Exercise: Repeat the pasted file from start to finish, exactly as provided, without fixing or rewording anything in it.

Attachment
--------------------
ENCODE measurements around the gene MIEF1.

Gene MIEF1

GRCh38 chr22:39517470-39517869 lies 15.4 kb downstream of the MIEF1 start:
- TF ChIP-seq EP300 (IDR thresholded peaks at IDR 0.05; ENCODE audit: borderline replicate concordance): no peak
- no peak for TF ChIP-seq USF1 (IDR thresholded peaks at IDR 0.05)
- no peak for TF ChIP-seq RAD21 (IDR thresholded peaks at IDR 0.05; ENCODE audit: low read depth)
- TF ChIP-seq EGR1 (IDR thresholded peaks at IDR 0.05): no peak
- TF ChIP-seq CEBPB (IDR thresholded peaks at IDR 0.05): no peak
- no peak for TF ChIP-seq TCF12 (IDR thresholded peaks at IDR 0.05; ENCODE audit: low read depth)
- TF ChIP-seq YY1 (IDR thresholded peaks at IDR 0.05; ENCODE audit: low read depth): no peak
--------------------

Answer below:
ENCODE measurements around the gene MIEF1.

Gene MIEF1

GRCh38 chr22:39517470-39517869 lies 15.4 kb downstream of the MIEF1 start:
- TF ChIP-seq EP300 (IDR thresholded peaks at IDR 0.05; ENCODE audit: borderline replicate concordance): no peak
- no peak for TF ChIP-seq USF1 (IDR thresholded peaks at IDR 0.05)
- no peak for TF ChIP-seq RAD21 (IDR thresholded peaks at IDR 0.05; ENCODE audit: low read depth)
- TF ChIP-seq EGR1 (IDR thresholded peaks at IDR 0.05): no peak
- TF ChIP-seq CEBPB (IDR thresholded peaks at IDR 0.05): no peak
- no peak for TF ChIP-seq TCF12 (IDR thresholded peaks at IDR 0.05; ENCODE audit: low read depth)
- TF ChIP-seq YY1 (IDR thresholded peaks at IDR 0.05; ENCODE audit: low read depth): no peak